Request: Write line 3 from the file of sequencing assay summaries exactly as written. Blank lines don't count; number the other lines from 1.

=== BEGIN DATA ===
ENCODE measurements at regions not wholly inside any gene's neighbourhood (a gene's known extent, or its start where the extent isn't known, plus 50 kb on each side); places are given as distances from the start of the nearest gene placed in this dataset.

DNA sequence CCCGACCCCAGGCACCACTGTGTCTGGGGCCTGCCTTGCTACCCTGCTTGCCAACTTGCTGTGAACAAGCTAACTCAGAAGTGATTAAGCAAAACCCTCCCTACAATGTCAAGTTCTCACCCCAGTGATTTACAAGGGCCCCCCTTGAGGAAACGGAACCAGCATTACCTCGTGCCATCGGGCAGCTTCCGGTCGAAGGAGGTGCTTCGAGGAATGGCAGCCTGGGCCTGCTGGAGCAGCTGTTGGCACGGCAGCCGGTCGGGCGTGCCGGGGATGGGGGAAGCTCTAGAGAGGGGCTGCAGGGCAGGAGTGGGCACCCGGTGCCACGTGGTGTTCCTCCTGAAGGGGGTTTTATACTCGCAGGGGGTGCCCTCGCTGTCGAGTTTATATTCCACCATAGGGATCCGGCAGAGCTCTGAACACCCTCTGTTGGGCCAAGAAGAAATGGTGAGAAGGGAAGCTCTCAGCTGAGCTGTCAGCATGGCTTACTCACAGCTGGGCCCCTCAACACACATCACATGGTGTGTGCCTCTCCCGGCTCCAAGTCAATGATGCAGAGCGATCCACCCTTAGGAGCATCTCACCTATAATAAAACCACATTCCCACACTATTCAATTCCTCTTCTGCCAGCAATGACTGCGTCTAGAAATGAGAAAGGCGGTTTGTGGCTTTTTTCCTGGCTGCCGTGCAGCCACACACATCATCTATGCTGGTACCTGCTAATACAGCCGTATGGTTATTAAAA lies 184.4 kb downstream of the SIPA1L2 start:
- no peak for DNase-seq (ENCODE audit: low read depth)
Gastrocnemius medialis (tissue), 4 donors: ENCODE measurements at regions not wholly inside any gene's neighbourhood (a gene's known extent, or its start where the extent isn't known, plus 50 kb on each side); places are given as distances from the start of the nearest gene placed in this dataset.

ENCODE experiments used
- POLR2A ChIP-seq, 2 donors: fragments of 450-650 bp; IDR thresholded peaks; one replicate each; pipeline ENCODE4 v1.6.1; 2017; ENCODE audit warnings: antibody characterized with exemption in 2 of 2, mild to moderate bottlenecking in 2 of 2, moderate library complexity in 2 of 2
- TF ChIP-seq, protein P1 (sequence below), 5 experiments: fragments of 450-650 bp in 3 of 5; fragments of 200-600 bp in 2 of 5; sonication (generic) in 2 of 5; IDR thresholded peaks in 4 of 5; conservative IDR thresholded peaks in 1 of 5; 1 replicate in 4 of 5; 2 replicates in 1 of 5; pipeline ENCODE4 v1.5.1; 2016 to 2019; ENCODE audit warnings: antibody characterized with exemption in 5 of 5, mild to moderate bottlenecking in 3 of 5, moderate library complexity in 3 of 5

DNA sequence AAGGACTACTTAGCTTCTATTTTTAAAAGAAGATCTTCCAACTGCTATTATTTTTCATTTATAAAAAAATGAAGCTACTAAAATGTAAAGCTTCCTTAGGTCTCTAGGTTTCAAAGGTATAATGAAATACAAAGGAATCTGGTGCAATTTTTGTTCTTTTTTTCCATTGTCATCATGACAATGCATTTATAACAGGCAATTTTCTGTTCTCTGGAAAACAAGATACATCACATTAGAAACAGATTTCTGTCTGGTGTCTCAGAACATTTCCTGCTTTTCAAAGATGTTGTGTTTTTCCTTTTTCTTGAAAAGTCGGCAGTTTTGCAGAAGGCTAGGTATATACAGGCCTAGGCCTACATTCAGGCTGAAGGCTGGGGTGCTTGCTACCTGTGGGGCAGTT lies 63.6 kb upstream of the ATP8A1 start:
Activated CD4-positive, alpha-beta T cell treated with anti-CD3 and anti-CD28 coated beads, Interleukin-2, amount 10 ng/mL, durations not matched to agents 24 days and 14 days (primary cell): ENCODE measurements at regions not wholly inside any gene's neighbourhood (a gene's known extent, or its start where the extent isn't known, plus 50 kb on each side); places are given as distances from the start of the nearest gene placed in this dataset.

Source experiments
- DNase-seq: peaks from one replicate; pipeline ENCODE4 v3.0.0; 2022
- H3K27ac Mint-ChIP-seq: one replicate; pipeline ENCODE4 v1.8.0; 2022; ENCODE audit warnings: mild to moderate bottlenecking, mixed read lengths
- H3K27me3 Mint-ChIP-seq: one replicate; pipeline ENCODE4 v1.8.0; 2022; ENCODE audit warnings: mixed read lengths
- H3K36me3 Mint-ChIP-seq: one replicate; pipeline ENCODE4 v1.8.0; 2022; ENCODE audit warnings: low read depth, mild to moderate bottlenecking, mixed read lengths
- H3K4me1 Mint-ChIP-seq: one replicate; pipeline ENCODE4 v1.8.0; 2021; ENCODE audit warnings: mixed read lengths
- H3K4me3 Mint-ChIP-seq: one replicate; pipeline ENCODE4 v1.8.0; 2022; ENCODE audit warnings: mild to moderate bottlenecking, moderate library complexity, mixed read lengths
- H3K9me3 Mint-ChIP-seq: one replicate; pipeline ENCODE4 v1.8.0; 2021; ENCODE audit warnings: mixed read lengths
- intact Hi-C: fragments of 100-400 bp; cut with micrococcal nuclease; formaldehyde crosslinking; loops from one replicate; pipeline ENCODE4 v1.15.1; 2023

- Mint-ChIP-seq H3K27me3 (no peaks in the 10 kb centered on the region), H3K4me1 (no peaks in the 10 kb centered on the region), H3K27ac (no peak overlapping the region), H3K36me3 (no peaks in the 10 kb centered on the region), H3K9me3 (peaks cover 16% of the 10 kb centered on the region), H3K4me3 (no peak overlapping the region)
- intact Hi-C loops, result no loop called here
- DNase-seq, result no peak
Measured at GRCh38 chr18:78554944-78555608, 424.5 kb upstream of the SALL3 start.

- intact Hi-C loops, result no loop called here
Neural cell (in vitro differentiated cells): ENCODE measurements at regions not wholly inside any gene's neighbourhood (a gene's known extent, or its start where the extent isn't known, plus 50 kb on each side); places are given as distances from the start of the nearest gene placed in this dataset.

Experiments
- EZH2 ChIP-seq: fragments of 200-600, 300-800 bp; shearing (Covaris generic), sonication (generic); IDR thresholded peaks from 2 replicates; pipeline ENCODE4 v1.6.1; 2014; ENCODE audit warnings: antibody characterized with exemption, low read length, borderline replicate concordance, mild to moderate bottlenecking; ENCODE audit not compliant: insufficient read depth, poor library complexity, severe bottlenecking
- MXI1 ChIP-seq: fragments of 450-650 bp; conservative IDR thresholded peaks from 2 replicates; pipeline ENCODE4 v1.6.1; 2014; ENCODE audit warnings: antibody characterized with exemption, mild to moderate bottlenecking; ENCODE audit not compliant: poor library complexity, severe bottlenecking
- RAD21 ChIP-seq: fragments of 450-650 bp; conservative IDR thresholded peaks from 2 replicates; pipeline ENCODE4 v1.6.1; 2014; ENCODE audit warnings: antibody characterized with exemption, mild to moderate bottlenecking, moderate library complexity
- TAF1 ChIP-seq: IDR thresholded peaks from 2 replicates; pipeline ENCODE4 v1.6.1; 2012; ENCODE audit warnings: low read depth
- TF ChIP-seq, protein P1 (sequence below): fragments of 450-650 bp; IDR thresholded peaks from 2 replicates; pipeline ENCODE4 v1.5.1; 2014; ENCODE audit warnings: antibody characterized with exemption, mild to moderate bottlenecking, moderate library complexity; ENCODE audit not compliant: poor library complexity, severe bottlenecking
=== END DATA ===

- no peak for DNase-seq (ENCODE audit: low read depth)